While the Act authorizes the Pilotage Authorities to hire employees, when pilots in a given area decide to form a corporation, the Pilotage Authorities can contract for the services of pilots in that area with the corporation. However, pilots employed by a Pilotage Authority and pilots belonging to a corporation cannot provide services in the same compulsory pilotage areas.

Table 1 – The Number of Pilots, Pilotage Assignments, and Average Number of Assignments per Pilot for the Four Pilotage Authorities in Canada in 2017

Pilotage Authorities Pilotsa Pilotage Assignments Average Number of Assignments per Pilot
 

Employees

Contractors

   
Atlantic 49 10 8,809 149
Laurentian 0 192 22,732 118
Great Lakes 59b 0 7,636 143
Pacific 8 114 13,397 110

Total for all authorities

116 316 52,574 123

 

432

   

Note: a. Includes apprentice pilots.
b. According to the Annual Report 2017 of the Great Lakes Pilotage Authority, in addition to 53.6 FTE pilots, five pilots obtained their licence in 2017.

Source: Data on pilots taken from: the Atlantic Pilotage Authority, Annual Report 2017; the Laurentian Pilotage Authority, Annual Report 2017; the Great Lakes Pilotage Authority, Annual Report 2017; and the Pacific Pilotage Authority, Annual Report 2017. Data on number of assignments and average number of assignments per pilot are taken from Transport Canada, Transportation in Canada 2017: Statistical Addendum, 2018.

In the case of a disagreement between the Pilotage Authorities and the pilots’ corporations regarding the terms of the contracts for services, a mediator or an arbitrator is appointed to resolve the dispute. If outstanding issues remain, the mediator or arbitrator will ask each party to present a final offer and will choose one or the other of the final offers in its entirety. As pilotage services are compulsory under the Act, services must be maintained during the mediation or arbitration process.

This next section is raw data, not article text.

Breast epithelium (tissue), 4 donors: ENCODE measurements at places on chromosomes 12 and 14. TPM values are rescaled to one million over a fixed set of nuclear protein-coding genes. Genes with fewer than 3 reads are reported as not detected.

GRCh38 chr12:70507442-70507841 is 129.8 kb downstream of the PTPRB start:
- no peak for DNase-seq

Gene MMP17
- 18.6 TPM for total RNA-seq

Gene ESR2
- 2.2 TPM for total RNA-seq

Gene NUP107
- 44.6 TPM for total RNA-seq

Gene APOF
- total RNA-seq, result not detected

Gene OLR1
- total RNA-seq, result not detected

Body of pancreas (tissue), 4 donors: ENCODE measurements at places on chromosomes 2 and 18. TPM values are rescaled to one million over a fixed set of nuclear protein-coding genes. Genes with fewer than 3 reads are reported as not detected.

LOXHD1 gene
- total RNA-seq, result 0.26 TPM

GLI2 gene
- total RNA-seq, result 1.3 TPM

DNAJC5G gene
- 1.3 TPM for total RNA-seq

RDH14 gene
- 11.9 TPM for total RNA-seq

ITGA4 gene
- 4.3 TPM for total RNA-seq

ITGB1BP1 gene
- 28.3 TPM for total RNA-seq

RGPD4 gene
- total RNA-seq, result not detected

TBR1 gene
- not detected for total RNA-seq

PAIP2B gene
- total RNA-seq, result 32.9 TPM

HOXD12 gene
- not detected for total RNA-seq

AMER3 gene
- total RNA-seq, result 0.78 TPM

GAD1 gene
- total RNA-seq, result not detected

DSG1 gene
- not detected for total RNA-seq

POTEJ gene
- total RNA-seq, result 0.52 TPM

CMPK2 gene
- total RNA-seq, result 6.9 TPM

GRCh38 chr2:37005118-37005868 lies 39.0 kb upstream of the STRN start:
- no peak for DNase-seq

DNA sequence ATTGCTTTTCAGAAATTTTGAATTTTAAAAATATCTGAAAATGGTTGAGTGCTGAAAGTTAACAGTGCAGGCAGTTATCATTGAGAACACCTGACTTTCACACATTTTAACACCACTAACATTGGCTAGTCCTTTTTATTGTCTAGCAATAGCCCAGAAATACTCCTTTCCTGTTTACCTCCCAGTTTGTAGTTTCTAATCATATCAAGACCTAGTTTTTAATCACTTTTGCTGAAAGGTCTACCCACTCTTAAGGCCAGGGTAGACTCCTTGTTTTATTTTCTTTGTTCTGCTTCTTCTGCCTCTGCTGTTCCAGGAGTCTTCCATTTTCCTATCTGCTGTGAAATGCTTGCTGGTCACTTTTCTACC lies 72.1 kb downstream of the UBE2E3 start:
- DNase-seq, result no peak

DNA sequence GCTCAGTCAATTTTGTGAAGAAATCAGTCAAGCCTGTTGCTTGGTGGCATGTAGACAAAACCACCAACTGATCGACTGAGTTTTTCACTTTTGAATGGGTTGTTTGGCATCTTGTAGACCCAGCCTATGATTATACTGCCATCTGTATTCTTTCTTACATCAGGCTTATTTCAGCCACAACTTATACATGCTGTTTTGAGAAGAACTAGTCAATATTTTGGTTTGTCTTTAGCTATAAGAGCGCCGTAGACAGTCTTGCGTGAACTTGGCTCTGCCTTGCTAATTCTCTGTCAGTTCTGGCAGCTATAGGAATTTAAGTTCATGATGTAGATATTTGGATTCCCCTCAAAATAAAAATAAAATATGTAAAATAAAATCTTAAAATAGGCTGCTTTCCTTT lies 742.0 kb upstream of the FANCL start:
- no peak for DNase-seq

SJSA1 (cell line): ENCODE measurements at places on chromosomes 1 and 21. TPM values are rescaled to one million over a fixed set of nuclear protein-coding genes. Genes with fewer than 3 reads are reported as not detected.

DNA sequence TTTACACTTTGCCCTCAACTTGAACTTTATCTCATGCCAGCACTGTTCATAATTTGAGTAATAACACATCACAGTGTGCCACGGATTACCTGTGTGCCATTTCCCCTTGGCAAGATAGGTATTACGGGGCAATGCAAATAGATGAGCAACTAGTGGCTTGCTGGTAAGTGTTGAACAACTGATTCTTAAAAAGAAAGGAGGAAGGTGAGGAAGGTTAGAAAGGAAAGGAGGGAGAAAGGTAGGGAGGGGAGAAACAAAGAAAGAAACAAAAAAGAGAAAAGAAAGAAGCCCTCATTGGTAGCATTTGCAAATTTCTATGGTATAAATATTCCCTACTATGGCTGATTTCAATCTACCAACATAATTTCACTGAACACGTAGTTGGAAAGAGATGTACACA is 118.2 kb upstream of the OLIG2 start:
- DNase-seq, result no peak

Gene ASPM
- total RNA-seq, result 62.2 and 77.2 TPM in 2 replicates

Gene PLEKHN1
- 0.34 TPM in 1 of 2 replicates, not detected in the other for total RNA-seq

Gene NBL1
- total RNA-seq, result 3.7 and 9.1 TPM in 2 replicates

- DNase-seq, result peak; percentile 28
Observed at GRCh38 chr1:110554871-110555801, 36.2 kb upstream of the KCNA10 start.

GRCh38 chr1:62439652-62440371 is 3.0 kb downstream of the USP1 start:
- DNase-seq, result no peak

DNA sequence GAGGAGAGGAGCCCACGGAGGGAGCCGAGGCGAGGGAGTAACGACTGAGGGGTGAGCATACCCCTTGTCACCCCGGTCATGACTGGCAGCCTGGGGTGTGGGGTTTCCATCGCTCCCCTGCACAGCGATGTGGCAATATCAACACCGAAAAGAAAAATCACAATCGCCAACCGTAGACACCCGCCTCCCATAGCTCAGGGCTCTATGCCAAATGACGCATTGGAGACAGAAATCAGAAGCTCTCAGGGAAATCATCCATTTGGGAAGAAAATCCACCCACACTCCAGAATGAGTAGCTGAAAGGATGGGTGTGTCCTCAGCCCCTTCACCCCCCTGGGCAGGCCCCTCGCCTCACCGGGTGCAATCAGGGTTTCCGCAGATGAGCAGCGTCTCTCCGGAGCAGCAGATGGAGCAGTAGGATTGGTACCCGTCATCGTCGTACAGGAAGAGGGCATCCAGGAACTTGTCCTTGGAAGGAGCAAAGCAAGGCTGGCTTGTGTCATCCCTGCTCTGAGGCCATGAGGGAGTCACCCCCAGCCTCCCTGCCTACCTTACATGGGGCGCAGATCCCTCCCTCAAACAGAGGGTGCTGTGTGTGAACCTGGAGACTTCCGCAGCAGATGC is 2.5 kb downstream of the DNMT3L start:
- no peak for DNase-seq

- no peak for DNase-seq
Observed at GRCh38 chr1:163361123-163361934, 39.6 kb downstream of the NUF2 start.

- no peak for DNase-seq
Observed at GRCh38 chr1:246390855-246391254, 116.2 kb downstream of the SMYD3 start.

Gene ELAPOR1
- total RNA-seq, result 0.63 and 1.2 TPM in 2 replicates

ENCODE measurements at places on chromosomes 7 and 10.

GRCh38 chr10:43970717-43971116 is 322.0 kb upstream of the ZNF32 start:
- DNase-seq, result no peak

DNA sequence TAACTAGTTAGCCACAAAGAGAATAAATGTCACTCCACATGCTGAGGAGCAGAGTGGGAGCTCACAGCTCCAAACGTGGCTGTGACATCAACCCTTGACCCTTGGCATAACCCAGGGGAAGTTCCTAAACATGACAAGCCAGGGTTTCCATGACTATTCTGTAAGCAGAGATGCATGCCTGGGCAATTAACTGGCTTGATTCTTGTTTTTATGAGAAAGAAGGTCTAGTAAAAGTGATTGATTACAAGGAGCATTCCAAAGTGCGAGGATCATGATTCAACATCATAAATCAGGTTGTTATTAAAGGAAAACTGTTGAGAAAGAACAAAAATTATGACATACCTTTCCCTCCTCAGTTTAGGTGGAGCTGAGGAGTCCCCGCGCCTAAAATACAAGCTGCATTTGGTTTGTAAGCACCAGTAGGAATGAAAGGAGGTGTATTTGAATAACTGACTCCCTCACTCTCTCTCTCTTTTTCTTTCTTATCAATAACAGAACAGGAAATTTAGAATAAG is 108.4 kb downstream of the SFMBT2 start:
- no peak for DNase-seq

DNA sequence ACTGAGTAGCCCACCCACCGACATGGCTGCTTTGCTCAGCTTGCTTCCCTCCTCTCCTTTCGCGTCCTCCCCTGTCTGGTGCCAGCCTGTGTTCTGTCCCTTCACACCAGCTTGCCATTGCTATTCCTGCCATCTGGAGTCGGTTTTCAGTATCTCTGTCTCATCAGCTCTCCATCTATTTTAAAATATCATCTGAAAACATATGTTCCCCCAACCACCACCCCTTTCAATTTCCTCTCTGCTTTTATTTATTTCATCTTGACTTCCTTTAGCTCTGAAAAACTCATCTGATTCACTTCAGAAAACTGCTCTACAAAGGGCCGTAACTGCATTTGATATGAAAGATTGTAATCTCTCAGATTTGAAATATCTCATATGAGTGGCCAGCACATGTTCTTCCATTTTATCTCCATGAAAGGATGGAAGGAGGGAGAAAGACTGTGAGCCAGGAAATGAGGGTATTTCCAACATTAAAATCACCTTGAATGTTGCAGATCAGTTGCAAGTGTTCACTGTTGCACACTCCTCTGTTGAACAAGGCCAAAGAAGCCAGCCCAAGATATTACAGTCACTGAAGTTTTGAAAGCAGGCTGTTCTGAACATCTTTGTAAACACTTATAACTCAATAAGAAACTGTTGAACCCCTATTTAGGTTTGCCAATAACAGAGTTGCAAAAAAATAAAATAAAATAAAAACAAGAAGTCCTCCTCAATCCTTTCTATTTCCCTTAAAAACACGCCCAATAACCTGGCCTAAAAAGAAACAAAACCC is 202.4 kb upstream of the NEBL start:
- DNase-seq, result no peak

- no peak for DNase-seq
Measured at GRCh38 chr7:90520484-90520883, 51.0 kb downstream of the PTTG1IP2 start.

Pilotage Act Review

The Pilotage Act Review is part of the Government of Canada’s Oceans Protection Plan. According to Transport Canada, the Review aims to “modernize the Pilotage Act while keeping elements that support Canada’s excellent pilotage safety record.” The sections below provide a summary of the 38 recommendations in the final report of the Review.

A. Governance

Most of the stakeholders consulted as part of the Pilotage Act Review (industry, Pilotage Authorities and pilots) believe it is preferable to keep the four Pilotage Authorities separate to ensure local expertise is not lost. However, the report recommends merging the Great Lakes Pilotage Authority and the Laurentian Pilotage Authority, given their proximity and how closely they work together already. In addition, the report recommends creating a National Advisory Committee that would serve as a “national forum” for all pilotage stakeholders.

B. Labour